Poems Spoken by the Author



Readers of my poetry, attendees at talks about and recitations of it, friends, and family have suggested for years that I record at least a selection from the volumes published so far: Gathered from the Wild: Poems of a Wanderer, The Poetry of Earth, and Natural Gifts. In addition I believe that good poems only reveal their full expression if spoken aloud. So this selection, Natural Voice, responds to these desires and will I hope whet listeners’ appetites for more of my poetry by including new verse from a fourth book nearing publication, Illuminations. In effect this compact disc offers a generous sample of my work to date. Listeners who use texts from the books to follow these recordings will notice that small changes have been made here and there. In this way I’ve taken the opportunity to incorporate revisions which would otherwise have to wait for revised or second editions of the published volumes.
As in the short introductory notes to the books, let me mention here for the sake of new listeners that the mountain range called Shawangunk is spelled Shongum sometimes and often pronounced SHONG-gum locally. I have always used this two-syllable form in my poems. It’s concise and – in the term Shongum grits, localspeak for the proper geologic mouthful, Shawangunk conglomerates, naming the ancient crown rocks of the range – rings with genuine toughness, like the work
song of gypsy craftsmen in Verdi’s “Anvil Chorus” from Il Trovatore.
When I retired from the opera and concert stages in 1996, I knew that I was not done with song. The singing line I’d long cultivated offstage in sonnets, ballads, and other rhymed and unrhymed forms would fill my free time, I assumed. And how. As a country person returning for good to rural life, I did not lack stimulation and inspiration from the natural world I called my muse. Further, as one whose soul mate shared passions for gardening, foraging, botanizing, wild woodcraft, and other skills demanding leisure and muscle, I soon realized that I had no free time. The compensation, the more I’ve adopted these older ways of living from the land, has been a sharper poetic focus not merely on making sense of Nature, but on my place in it. A serious occupation indeed.
Yet no sooner do I write these words than I recall, for instance, serendipitous and even amusing moments that eventually led to “Wild Apples,” “Juneberrying,” or “A Flower for All Gardens .” Poetic credos come and go, in short, and I wouldn’t want to be consigned to one fixed formula. But I hope any approach to poetry, for all its proper seriousness, wouldn’t rule out a twinkle in the poet’s eye. In fact, I’d say some of the best poems exude that delicious sense of serious fun. Or, as I’ve often expressed it in poetry talks:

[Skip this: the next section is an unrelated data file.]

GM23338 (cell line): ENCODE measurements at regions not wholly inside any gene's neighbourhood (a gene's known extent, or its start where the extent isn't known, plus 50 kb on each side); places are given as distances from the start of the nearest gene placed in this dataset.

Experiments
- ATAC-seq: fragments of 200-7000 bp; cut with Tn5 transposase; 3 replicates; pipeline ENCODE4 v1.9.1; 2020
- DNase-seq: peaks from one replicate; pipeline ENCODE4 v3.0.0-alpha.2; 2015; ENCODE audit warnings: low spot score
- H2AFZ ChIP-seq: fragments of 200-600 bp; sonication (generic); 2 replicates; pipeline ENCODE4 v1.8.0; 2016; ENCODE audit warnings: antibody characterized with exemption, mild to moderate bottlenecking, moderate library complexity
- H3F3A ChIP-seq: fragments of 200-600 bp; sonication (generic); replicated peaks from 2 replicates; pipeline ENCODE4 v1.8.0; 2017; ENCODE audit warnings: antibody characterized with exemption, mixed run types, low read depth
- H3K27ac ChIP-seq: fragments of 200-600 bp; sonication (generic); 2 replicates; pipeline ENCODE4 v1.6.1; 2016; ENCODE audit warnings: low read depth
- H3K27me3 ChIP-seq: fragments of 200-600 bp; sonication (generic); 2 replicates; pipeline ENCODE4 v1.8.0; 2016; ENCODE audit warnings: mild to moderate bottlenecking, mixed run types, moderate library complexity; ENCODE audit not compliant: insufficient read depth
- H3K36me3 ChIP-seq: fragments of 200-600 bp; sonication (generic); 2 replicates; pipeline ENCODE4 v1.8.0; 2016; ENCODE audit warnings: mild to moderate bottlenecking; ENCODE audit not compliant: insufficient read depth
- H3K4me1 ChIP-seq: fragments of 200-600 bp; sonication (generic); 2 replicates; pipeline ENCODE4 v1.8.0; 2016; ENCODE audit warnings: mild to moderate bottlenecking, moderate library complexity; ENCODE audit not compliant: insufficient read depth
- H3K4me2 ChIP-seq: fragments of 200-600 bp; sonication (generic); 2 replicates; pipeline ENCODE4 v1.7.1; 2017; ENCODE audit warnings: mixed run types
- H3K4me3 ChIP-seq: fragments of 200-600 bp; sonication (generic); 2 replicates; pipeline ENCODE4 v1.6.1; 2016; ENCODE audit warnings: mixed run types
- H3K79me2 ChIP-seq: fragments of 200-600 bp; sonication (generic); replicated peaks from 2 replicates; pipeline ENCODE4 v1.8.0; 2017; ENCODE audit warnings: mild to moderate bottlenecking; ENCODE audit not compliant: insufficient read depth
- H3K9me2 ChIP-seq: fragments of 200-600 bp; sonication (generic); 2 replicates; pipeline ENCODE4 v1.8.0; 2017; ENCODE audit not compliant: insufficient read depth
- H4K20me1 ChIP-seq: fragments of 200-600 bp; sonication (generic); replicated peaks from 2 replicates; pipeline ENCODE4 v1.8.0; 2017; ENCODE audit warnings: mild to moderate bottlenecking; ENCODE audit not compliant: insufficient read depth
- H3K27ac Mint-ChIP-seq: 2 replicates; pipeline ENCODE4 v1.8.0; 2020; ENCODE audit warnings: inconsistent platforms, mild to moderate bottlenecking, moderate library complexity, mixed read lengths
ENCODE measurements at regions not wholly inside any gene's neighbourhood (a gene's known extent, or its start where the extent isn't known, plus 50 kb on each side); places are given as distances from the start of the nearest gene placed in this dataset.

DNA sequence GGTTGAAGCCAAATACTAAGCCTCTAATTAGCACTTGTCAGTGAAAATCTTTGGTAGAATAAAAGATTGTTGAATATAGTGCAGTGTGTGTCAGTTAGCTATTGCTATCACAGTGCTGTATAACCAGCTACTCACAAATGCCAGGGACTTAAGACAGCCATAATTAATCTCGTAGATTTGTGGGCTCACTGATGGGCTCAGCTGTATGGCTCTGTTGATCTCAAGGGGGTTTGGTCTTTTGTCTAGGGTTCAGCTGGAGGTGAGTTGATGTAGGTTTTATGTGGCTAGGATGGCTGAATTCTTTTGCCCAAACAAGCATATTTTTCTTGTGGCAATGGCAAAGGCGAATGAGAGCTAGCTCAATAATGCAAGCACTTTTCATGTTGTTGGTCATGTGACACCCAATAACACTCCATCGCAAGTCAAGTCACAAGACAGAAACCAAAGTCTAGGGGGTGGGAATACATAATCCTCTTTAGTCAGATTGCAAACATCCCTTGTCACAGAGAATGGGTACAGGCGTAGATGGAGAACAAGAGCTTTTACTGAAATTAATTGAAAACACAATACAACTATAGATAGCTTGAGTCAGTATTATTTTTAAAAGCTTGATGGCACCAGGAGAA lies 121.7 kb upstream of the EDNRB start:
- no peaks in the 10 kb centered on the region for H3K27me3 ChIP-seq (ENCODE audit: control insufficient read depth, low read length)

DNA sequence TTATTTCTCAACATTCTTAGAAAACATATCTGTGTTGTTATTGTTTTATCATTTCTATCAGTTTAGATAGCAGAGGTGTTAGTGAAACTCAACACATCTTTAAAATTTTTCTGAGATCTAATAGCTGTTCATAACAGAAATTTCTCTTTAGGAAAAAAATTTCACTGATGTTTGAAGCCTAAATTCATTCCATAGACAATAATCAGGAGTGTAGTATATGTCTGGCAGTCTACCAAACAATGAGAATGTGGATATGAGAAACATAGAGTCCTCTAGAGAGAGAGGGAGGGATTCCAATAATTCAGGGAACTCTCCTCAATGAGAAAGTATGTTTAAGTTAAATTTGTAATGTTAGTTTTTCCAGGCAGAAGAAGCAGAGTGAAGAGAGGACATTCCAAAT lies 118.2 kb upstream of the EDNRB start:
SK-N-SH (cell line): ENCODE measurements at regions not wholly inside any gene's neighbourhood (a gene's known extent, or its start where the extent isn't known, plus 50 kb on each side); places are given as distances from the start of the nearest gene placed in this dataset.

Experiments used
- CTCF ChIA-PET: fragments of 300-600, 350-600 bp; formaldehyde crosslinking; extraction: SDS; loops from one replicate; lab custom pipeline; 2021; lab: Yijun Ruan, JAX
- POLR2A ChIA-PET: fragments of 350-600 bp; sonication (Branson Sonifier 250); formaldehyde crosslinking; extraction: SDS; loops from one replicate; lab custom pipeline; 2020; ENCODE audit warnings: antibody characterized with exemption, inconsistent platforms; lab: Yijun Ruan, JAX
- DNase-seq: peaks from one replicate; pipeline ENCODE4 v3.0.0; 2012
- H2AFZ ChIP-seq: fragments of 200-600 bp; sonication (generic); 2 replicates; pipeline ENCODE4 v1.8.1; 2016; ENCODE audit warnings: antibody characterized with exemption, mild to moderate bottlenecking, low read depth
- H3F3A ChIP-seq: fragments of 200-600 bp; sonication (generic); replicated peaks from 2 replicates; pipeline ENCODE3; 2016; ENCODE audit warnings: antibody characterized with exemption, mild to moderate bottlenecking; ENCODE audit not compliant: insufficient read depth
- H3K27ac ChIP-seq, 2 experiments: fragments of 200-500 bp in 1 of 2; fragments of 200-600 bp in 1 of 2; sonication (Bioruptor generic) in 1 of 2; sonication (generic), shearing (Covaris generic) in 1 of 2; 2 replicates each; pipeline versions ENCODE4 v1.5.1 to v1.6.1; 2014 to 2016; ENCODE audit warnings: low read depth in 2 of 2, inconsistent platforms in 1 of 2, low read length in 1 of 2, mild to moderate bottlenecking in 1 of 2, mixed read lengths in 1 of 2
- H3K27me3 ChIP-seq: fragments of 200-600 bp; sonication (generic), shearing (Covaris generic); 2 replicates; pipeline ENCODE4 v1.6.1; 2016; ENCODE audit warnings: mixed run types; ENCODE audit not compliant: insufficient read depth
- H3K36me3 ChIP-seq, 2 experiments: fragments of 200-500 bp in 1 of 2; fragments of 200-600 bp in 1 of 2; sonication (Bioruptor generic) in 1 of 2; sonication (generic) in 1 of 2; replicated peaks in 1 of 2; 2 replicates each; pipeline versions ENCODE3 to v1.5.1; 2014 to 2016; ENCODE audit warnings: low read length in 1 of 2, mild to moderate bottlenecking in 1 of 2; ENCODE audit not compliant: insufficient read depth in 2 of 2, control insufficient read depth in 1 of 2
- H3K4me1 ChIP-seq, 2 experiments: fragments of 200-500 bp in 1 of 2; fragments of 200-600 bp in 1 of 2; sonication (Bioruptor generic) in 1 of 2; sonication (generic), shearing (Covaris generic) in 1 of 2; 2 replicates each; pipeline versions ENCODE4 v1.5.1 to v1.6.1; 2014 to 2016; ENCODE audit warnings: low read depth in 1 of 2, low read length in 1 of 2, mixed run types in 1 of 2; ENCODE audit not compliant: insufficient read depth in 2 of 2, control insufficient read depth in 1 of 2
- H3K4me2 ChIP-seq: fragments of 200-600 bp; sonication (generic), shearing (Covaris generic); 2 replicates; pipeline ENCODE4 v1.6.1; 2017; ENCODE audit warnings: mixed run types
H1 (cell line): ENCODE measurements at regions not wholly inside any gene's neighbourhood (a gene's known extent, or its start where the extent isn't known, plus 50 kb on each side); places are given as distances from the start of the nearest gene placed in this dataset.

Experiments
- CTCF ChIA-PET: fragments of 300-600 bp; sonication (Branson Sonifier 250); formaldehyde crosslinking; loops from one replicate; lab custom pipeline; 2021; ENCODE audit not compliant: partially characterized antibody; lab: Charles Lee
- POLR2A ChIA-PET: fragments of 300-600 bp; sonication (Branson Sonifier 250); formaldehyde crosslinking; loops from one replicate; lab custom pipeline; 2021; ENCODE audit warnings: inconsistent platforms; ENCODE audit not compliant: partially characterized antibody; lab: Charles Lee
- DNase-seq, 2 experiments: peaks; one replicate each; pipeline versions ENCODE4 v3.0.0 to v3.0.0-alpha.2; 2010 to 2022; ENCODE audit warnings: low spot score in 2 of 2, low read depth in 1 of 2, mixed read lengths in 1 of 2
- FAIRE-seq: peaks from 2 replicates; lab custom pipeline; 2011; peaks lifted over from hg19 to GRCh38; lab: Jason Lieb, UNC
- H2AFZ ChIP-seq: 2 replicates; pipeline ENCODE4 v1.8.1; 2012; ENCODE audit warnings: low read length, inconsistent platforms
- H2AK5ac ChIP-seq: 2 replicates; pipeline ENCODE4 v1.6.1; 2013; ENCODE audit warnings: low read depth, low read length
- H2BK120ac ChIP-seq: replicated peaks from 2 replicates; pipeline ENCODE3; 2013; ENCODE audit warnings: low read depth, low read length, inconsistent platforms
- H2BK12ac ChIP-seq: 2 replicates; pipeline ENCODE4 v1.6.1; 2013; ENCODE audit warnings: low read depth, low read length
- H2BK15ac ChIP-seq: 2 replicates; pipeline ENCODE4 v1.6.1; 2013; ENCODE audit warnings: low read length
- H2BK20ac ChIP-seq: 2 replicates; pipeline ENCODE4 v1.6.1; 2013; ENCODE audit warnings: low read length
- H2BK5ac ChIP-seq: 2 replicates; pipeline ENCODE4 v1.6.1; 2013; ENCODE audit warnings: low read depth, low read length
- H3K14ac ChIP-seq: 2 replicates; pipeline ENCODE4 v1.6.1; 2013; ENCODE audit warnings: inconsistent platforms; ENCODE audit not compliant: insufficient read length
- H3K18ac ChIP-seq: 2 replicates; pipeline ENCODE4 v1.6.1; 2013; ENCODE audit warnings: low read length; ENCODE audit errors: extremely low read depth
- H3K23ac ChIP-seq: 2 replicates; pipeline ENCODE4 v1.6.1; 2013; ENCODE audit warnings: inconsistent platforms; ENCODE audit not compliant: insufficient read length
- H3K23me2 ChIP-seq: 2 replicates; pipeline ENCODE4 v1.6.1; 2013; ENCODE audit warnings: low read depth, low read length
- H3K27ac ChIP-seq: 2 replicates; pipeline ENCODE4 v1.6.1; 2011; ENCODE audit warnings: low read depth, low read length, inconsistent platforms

In making sense of life on Mother Earth,
I use in part the ways of song and mirth.
Roger Roloff, April 2008
ROGER ROLOFF narrowly avoided a career in academia by taking a chance on his first love, singing, which became his profession. For 21 years on major stages worldwide, he made his living as a baritone in leading opera roles – mainly German and Italian – and concert parts. Meanwhile, his academic training was put to good use in refining poetic skills he used offstage – though these, like his singing voice, were apparent at an early age. Wagner’s shoemaker, poet Hans Sachs in Die Meistersinger was probably his favorite role, but villains such as Scarpia and Iago helped him pay the bills and were in their ways enjoyable, too. New Paltz, New York has been the real life home that he and his wife, musicologist Barbara Petersen, have shared for more than two decades. There they indulge their interests in and careful use of Nature year-round, like thrifty homesteaders of an earlier day.


The Open Road

Laundry Day

To a Fellow Gardener

The Long Views

Wild Apples

Beyond the Grave

Shongum Gift

The Maples in a Drought Year

A Rattler Speaks Its Mind

The Climber


A Woodcutter's Prayer of Thanks

Winter Tulips

The Secret Pond

Organic Matter

The Ice-Cold Boiling Spring

The Silent Harvest

Made from Compost

Reaping What a Mountain Sows

An Unclimbed Mountain

To an Old, Dear Friend

Firefly Hours

A Persistent Thought

My Winter Guest

Autumn Witchcraft

Plum Blossom Time

Forever Open

Crossing a Covered Bridge

Keeping a Sixth Sense

Time Travel

October Light

Love's Labor

January Caprice

Going for Gaywings

A Song for Songbirds

Out-of-Season Favors

October Daybreak

Autumn Farewell

A Flower for All Gardens

MSR Classics